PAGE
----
Each of the three frames of affect that I have drawn out have emerged from my fieldwork in Antakya. As I conceptualize them here, they are suggestive of the sorts of nongenealogical imagination that anthropological fieldwork can engender. For although our fieldwork requires training in Western institutions (departments of social and cultural anthropology) and an immersement in their associated baggages of theory, the best of fieldwork is supposed to bring out surprise elements, frames, and concepts previously unconsidered in the anthropological heritage. It is unfortunate, therefore, that affect studies should have been so associated with theory when, if approached through fieldwork, more innovative frames emerge. I therefore here propose that we more actively embrace the fieldwork dimension of our work in further crafting affect studies; it is only through fieldwork that unexpected frames for the study of affect could possibly emerge, inspiring conceptualizations that carry us beyond now well-established theoretical patrilinies.

The three frames for affect that I have here brought out of my own fieldwork stress precisely this element of surprise. Looking out for “the unexpected” (see Strathern 2005) as a social form encourages us to perceive that which was previously uncaptured in scholarly framings, as well as that which survives against all odds and against the grain under extreme political pressures. The remnant, the serendipitous, and the transcendent that I have begun to unfold here as frames of affect are concepts that have emerged from my fieldwork precisely in that spirit. I therefore suggest that rather than reproducing imaginaries of affect descending down the genealogical scholarly line, ethnographic work on affect should push our observations far beyond, diversifying affect studies and crafting new trajectories for the scholarly imagination.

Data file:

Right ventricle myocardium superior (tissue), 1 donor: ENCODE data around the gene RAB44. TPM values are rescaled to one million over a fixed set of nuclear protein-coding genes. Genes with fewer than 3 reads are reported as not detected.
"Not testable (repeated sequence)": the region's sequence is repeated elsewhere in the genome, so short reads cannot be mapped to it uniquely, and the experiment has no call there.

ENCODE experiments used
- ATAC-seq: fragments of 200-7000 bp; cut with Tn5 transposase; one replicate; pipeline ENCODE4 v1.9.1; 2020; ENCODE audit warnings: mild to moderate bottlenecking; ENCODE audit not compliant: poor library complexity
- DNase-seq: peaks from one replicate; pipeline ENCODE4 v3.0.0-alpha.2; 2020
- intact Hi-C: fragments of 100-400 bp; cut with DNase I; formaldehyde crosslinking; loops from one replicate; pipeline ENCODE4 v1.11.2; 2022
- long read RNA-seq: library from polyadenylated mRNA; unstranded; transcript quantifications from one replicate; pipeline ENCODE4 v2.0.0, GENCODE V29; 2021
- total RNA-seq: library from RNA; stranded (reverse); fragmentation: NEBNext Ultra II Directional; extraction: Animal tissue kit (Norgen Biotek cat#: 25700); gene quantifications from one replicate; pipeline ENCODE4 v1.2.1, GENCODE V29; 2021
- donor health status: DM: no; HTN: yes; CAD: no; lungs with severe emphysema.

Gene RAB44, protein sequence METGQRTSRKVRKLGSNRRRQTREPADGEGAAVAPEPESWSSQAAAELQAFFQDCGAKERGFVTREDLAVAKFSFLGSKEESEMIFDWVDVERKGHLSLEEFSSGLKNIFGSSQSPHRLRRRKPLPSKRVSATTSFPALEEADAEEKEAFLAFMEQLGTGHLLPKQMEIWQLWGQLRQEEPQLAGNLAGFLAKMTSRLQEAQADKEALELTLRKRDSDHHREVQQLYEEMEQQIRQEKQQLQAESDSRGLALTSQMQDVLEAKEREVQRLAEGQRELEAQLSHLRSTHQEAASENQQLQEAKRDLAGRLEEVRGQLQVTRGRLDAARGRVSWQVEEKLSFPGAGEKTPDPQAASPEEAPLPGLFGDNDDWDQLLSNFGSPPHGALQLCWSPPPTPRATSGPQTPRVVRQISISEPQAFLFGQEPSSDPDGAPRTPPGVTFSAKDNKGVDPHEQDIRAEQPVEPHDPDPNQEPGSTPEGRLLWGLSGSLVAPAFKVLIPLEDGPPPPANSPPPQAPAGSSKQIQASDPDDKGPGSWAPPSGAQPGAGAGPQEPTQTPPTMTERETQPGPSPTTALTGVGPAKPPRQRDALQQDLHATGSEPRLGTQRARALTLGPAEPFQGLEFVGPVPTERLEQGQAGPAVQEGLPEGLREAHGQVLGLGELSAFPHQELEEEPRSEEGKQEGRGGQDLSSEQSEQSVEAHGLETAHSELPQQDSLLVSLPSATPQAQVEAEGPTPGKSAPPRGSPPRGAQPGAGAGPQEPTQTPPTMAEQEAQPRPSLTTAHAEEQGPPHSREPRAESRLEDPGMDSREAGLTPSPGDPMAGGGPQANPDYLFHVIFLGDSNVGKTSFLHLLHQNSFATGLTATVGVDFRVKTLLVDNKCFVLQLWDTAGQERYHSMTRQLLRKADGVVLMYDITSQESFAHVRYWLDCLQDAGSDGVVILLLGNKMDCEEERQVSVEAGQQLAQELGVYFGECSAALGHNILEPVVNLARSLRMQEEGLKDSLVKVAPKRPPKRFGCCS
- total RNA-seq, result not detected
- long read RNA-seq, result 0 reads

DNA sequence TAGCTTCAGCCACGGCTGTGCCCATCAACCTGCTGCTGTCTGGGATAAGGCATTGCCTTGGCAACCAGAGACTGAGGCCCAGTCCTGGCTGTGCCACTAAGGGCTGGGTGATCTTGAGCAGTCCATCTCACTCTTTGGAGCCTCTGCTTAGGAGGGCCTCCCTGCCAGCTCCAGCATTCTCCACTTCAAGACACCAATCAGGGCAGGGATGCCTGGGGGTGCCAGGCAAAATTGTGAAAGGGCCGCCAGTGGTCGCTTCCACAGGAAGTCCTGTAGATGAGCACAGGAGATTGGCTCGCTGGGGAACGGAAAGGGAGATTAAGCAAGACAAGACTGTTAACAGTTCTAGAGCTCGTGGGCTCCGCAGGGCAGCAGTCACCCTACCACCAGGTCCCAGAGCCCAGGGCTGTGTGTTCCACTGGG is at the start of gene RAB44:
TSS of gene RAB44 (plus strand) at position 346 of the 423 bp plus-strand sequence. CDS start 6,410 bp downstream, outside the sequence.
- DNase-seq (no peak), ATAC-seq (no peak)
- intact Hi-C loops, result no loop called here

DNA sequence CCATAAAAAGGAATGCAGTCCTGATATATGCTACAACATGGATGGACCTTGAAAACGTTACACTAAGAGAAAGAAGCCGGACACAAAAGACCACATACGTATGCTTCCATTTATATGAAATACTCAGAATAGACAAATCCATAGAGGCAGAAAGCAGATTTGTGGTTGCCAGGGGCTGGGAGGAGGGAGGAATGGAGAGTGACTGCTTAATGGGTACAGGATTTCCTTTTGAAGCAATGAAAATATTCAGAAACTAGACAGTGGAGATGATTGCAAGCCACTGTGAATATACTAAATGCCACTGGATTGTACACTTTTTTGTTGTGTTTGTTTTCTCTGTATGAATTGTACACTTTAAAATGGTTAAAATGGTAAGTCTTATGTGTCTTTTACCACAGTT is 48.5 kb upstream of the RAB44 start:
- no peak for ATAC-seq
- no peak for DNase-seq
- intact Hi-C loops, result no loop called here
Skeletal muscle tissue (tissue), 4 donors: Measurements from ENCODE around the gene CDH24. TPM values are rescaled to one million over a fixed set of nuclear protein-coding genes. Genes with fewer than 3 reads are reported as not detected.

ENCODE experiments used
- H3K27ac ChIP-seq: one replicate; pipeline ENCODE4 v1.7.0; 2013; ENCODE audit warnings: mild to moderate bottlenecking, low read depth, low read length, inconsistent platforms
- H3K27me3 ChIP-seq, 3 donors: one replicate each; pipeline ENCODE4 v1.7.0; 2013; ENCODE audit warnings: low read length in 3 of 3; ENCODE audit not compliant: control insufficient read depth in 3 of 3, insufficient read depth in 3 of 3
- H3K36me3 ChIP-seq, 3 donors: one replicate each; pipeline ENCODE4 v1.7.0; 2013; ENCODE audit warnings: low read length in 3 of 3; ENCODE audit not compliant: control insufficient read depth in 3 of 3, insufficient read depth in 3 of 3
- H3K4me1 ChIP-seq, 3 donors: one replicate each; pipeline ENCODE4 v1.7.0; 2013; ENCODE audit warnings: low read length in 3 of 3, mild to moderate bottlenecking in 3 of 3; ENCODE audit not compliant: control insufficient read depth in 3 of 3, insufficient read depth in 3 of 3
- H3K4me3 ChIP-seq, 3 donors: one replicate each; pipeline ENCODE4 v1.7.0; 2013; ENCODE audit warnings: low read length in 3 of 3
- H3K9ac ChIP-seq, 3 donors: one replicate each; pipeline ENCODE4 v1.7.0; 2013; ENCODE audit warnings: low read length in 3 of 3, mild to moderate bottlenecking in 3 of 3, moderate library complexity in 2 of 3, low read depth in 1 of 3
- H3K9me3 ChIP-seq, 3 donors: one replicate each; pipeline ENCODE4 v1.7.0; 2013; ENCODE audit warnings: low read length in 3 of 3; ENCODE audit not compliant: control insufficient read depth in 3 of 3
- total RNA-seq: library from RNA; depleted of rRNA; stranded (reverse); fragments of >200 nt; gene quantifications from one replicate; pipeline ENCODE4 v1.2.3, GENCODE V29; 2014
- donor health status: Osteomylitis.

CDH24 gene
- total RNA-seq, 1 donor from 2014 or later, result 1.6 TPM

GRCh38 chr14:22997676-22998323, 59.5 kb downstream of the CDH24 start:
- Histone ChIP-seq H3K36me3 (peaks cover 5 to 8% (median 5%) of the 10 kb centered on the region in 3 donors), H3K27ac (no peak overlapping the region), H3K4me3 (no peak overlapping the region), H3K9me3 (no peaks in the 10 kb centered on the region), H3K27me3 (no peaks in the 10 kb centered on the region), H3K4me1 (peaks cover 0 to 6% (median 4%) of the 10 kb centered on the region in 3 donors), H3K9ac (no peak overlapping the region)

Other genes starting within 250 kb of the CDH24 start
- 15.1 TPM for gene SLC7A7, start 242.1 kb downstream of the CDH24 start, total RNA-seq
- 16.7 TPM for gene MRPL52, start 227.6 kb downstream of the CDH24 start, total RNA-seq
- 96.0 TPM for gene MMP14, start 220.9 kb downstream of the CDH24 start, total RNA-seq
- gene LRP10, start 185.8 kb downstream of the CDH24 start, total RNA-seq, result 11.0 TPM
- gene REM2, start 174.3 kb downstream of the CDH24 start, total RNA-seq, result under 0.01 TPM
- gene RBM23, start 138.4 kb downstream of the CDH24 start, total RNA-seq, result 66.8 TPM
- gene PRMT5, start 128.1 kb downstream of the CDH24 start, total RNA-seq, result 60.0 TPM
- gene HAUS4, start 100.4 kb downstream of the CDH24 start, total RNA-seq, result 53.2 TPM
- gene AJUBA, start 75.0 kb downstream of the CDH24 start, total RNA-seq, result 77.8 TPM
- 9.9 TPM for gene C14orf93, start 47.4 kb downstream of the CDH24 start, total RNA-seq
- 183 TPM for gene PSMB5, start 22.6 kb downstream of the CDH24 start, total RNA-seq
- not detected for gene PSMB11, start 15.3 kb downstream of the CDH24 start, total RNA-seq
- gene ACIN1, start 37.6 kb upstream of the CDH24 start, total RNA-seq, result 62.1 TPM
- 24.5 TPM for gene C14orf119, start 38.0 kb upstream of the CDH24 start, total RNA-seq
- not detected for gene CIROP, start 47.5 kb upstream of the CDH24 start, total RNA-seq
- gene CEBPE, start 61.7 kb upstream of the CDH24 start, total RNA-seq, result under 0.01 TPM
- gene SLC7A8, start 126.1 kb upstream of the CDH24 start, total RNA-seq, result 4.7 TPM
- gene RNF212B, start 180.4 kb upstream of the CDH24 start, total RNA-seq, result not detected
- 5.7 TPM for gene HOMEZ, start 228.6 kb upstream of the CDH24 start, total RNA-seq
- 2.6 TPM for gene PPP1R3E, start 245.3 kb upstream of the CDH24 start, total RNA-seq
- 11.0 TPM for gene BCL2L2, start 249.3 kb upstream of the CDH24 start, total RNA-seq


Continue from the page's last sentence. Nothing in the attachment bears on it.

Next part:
NOTES

1. See Candea 2016 on the constructive uses of heuristics.

2. See Henare, Holbraad, and Wastell 2007 on radical essentialism.